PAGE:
In the demanding and often nonglamorous distribution sector, the business is all about getting the job done. As far as the customer is concerned they generally have little regard for what truck turns up – once it turns up on time.
Drivers working within the sector are often under pressure and need a truck that makes what is a tough job a little more pleasant, while fleet managers need a truck that will simply load and go on an urban or national run. With the Range D offering, Renault Trucks believes it has ‘D’ answer.
D Range as such replaces the Renault Premium and Midlum models and the updated D Wide Cab with its 2.3m wide span portrays a business-like and competent profile. This is enhanced by the deep red colour which enhanced the sense of quality of our test truck. First impressions are that the high roofed 6×2 with a rear steered tag axle and DHollandia tuck away tail-lift seems to have all necessary qualities on display. This is added to by the wide 385/55 Michelin X-Line Energy tyres on the front and rearmost axles. Incidentally it is hard not to notice the vision glass in the nearside door, a feature we will come to later.
Cab access is first class thanks to the wide opening door, well placed steps and grab handles. Internally the cab is both high and wide and despite a large engine hump the first impression is one of space. Trim colours are a mixture of dark greys and black, but some lighter shades would brighten the cab up a bit. Nevertheless the colours are serviceable for the area of work and will continue to look well, and drivers can brighten up the truck to their own taste.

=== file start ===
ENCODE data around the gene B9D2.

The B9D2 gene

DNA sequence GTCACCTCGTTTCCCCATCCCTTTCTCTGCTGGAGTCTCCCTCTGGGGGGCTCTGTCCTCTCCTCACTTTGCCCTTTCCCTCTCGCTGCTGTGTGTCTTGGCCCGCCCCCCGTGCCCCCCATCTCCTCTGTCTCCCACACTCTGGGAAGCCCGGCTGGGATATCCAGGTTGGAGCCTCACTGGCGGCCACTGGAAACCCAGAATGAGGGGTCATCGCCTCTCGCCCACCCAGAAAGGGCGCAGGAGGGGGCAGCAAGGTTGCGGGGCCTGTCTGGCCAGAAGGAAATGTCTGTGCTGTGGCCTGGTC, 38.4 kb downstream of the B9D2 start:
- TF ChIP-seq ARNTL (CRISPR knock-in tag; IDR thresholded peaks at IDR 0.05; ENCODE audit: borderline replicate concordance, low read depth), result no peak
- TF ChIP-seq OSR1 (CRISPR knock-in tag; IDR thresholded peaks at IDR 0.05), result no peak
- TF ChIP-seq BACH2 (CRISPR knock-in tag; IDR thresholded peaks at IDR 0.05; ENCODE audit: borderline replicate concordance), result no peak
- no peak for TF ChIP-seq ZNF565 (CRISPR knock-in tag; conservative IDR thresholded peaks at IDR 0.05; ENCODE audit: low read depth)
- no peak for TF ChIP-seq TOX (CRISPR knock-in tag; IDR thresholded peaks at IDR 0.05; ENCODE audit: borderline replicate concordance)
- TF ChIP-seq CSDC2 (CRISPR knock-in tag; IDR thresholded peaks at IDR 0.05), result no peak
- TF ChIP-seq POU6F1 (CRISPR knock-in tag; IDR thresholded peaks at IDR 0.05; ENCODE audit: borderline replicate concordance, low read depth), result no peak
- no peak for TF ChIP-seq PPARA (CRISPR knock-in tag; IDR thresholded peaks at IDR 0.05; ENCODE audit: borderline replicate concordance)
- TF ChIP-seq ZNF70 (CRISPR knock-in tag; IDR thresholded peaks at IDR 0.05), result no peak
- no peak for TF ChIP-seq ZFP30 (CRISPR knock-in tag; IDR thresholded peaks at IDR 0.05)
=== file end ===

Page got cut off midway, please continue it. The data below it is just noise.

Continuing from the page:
From the driver’s seat all is quite familiar, which makes it easy to work with once becoming acquainted with the switchgear and controls. Seating is excellent and visibility forward and to the rear is good. With regard to the vision panel in the nearside door there is no doubt that it is a help, though it is not a solution and anyone who thinks that is mistaken. Firstly if there is anyone in the passenger seat the window is blocked and vision is limited, secondly this is not a new idea. One drawback is when the cab is being used as a sleeper there must be a method of preventing light from entering when asleep. Drivers do not always have the luxury of night-time sleeping, and to sleep when the cab is full of sunlight is difficult. The vision panel also requires that the passenger window operates as a sliding horizontal window rather than dropping down into the door.
While the cab is spacious the engine hump does make it difficult for the larger driver to move around, though this is typical of the sector. However on the passenger side there is ample room with the recessed overhead panel, which is useful for getting dressed, and could comfortably house a TV. The Range D has plenty of good quality storage both overhead and under the bunk. These trucks are usually only used for the occasional night out, and rarely would a driver be required to spend a great deal of time away from home. Based on that the high roofed sleeper is more than adequate. That said, the bed and the bunk area are well appointed and should give a good night’s sleep. Other than the point that we didn’t really find any suitable beverage bottle/cup holder we really liked the interior.